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|“The series has transformed the Hammer from a sleepy university museum to a red-hot center of the local art scene.”
definitely a buzz among people on the street as Linnenbrink works.
It’s a buzz that resonates throughout the arts community both
in the United States and abroad, one that starts whenever James
Elaine, the curator of Hammer Projects, invites a rising star with
a huge talent but little name recognition in the West to unleash
their creativity on the wall for no commission and only a small
budget for materials and travel.
Projects was launched by Director Ann Philbin when she came to the
Hammer in 1999 to infuse vitality into a museum that had gone slightly
stale. It is a showcase for the work of emerging artists who have
never shown in a museum or on the West Coast — and perhaps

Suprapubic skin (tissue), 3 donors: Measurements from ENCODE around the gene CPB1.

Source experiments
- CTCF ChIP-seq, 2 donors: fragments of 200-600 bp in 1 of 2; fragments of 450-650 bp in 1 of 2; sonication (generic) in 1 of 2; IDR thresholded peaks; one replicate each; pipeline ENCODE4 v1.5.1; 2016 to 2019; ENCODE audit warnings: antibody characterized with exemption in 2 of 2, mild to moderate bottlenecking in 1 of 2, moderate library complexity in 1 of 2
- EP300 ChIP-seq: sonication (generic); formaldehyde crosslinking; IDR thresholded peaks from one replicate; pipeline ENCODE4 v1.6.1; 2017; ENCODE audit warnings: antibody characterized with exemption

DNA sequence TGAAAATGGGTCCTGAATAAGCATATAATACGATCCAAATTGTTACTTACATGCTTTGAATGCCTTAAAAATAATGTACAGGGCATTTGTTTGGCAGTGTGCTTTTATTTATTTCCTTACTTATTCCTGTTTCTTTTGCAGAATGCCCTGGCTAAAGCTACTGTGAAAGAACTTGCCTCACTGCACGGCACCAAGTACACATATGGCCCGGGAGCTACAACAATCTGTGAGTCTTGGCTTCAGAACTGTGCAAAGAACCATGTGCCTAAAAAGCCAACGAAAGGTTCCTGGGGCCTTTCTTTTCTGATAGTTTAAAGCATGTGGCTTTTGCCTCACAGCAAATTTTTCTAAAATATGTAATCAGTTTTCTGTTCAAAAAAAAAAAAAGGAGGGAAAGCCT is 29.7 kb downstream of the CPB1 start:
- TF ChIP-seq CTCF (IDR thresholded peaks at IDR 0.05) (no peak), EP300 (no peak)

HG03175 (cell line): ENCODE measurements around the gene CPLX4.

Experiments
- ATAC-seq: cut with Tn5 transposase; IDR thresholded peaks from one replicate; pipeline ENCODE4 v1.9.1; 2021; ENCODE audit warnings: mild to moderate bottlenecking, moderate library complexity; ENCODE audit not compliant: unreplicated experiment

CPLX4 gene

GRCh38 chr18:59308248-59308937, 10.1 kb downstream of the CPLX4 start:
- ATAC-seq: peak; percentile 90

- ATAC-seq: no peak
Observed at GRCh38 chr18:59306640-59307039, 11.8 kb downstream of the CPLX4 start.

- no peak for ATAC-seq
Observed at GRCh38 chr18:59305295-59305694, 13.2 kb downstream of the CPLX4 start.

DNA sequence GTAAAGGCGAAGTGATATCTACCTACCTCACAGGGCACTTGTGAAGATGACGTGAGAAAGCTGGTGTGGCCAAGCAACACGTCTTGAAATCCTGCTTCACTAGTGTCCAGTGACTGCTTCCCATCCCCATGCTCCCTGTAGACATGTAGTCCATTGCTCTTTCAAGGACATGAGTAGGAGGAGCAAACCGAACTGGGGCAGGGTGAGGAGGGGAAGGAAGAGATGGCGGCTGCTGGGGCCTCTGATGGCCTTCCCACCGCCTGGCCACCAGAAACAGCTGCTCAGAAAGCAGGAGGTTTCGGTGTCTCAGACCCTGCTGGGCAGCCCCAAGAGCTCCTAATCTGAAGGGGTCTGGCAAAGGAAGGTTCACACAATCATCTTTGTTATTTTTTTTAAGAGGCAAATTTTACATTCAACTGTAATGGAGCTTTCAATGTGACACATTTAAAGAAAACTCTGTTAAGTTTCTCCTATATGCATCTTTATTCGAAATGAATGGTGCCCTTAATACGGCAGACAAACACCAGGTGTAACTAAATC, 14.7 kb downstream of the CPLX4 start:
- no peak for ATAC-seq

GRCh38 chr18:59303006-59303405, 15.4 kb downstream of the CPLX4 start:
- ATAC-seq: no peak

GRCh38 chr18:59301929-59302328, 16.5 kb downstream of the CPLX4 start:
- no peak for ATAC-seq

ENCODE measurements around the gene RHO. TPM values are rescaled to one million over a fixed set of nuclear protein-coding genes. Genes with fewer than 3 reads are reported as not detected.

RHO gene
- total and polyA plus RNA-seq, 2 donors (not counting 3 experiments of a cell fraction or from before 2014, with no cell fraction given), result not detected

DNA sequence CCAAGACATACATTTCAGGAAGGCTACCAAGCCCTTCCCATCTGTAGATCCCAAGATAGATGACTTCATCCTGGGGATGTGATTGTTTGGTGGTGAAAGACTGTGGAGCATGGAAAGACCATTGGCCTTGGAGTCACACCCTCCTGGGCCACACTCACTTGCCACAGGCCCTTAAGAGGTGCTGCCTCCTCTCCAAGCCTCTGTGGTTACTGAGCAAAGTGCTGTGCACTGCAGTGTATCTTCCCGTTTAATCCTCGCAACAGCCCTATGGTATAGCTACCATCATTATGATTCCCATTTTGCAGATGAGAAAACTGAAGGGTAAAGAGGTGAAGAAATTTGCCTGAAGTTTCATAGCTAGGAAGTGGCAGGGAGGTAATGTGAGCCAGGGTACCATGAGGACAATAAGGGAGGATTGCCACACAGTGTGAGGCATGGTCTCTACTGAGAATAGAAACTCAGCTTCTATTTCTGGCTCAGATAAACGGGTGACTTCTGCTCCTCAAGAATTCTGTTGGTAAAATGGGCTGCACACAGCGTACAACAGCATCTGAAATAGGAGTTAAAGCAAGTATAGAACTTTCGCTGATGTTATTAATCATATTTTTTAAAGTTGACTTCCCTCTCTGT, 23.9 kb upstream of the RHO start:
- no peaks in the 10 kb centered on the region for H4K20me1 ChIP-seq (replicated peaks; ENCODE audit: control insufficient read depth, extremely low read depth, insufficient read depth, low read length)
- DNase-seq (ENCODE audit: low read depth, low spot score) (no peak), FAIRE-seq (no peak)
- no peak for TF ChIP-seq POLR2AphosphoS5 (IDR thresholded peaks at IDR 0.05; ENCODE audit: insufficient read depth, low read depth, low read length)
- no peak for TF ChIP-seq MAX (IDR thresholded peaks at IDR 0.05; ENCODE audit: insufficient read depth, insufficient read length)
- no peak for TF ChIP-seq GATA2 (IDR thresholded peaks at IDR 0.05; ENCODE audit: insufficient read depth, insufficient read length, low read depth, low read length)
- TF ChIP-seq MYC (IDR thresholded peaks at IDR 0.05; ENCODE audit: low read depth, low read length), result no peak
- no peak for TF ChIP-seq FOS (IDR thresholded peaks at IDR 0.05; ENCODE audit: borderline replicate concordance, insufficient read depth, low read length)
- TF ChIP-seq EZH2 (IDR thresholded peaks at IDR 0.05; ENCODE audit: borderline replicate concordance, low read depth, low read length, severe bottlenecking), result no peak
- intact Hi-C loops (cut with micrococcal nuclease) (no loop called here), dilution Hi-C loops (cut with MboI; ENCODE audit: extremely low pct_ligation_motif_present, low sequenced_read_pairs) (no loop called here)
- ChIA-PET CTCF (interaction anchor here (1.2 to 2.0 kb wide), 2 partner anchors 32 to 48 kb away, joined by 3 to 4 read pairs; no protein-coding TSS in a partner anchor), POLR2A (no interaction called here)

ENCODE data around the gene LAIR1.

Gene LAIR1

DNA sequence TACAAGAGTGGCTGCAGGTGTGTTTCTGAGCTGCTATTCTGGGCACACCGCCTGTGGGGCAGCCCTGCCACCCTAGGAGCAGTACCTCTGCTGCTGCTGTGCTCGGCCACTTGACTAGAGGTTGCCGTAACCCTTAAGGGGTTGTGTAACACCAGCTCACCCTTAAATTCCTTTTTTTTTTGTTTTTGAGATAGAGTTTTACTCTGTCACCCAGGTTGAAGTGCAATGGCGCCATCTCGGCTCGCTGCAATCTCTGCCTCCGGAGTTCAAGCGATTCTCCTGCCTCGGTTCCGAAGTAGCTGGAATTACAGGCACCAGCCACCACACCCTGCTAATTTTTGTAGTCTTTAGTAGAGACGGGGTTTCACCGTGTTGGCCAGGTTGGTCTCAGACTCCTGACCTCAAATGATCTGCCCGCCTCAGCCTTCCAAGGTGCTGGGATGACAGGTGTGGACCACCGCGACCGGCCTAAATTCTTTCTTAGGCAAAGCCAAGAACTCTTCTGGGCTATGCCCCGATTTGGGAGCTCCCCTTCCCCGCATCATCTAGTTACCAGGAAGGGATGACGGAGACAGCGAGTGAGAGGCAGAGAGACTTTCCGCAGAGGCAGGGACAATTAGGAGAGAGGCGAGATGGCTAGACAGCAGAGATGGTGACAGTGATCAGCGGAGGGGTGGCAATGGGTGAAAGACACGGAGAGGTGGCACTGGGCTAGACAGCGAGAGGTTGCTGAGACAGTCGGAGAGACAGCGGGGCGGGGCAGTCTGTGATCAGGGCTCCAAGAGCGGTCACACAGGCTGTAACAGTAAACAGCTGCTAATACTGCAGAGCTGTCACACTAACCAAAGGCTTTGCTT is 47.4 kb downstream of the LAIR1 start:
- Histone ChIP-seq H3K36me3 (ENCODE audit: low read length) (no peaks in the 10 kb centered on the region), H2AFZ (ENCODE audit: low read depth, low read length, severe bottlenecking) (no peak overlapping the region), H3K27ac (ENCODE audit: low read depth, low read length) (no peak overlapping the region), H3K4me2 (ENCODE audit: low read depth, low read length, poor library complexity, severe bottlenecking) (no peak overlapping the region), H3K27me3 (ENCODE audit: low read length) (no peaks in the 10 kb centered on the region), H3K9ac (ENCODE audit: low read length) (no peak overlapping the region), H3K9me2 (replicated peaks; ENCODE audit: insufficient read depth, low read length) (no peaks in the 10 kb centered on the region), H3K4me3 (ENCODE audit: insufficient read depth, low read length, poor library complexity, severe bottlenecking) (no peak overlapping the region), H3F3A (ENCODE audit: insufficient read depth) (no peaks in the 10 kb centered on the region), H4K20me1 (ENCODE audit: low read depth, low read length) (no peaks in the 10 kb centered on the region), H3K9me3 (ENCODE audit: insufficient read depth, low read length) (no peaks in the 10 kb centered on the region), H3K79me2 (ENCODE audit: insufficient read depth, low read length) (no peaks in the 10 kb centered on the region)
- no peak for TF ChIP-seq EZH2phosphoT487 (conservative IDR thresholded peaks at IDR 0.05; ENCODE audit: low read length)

have never even had a gallery showing. Unlike other artists who
have years to prepare for a full-blown exhibition, Hammer Projects
artists may have as little as two months’ notice to do one
piece for a program that’s nimble, adventurous and flexible.
successful has Hammer Projects become under the leadership of Philbin
and Elaine, who worked with Philbin at The Drawing Center in New
York, that it has energized the entire museum and given it a new
profile as a welcoming place that’s willing to take risks
on artists with little or no track record.
Los Angeles Times has dubbed the program “one of
the most adventuresome in Southern California.” And writer
M.G. Lord wrote in a recent New York Times article: “The
series has transformed the Hammer from a sleepy university museum
to a red-hot center of the local art scene. Crowded openings attract
international collectors, eminent older artists and younger artists
scrambling for recognition.”